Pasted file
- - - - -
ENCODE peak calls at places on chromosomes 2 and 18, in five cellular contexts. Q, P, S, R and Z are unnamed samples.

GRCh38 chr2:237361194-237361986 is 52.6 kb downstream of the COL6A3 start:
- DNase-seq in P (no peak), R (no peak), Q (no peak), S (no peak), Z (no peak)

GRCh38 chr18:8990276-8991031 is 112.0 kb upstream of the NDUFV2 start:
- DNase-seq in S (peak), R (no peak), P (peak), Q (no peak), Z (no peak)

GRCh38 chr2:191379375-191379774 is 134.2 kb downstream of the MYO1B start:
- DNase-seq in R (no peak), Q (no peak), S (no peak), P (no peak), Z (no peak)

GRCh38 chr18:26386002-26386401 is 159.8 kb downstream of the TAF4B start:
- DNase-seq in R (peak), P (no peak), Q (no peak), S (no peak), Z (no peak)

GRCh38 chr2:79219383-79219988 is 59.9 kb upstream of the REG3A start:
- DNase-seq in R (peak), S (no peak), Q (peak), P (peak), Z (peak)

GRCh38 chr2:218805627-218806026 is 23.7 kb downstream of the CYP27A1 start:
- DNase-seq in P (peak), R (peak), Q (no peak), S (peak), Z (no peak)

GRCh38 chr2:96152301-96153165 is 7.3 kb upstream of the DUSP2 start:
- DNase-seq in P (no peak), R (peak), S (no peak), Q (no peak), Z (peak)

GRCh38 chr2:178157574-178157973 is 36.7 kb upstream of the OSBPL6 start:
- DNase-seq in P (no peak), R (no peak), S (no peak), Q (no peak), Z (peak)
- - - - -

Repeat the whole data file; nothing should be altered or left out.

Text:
ENCODE peak calls at places on chromosomes 2 and 18, in five cellular contexts. Q, P, S, R and Z are unnamed samples.

GRCh38 chr2:237361194-237361986 is 52.6 kb downstream of the COL6A3 start:
- DNase-seq in P (no peak), R (no peak), Q (no peak), S (no peak), Z (no peak)

GRCh38 chr18:8990276-8991031 is 112.0 kb upstream of the NDUFV2 start:
- DNase-seq in S (peak), R (no peak), P (peak), Q (no peak), Z (no peak)

GRCh38 chr2:191379375-191379774 is 134.2 kb downstream of the MYO1B start:
- DNase-seq in R (no peak), Q (no peak), S (no peak), P (no peak), Z (no peak)

GRCh38 chr18:26386002-26386401 is 159.8 kb downstream of the TAF4B start:
- DNase-seq in R (peak), P (no peak), Q (no peak), S (no peak), Z (no peak)

GRCh38 chr2:79219383-79219988 is 59.9 kb upstream of the REG3A start:
- DNase-seq in R (peak), S (no peak), Q (peak), P (peak), Z (peak)

GRCh38 chr2:218805627-218806026 is 23.7 kb downstream of the CYP27A1 start:
- DNase-seq in P (peak), R (peak), Q (no peak), S (peak), Z (no peak)

GRCh38 chr2:96152301-96153165 is 7.3 kb upstream of the DUSP2 start:
- DNase-seq in P (no peak), R (peak), S (no peak), Q (no peak), Z (peak)

GRCh38 chr2:178157574-178157973 is 36.7 kb upstream of the OSBPL6 start:
- DNase-seq in P (no peak), R (no peak), S (no peak), Q (no peak), Z (peak)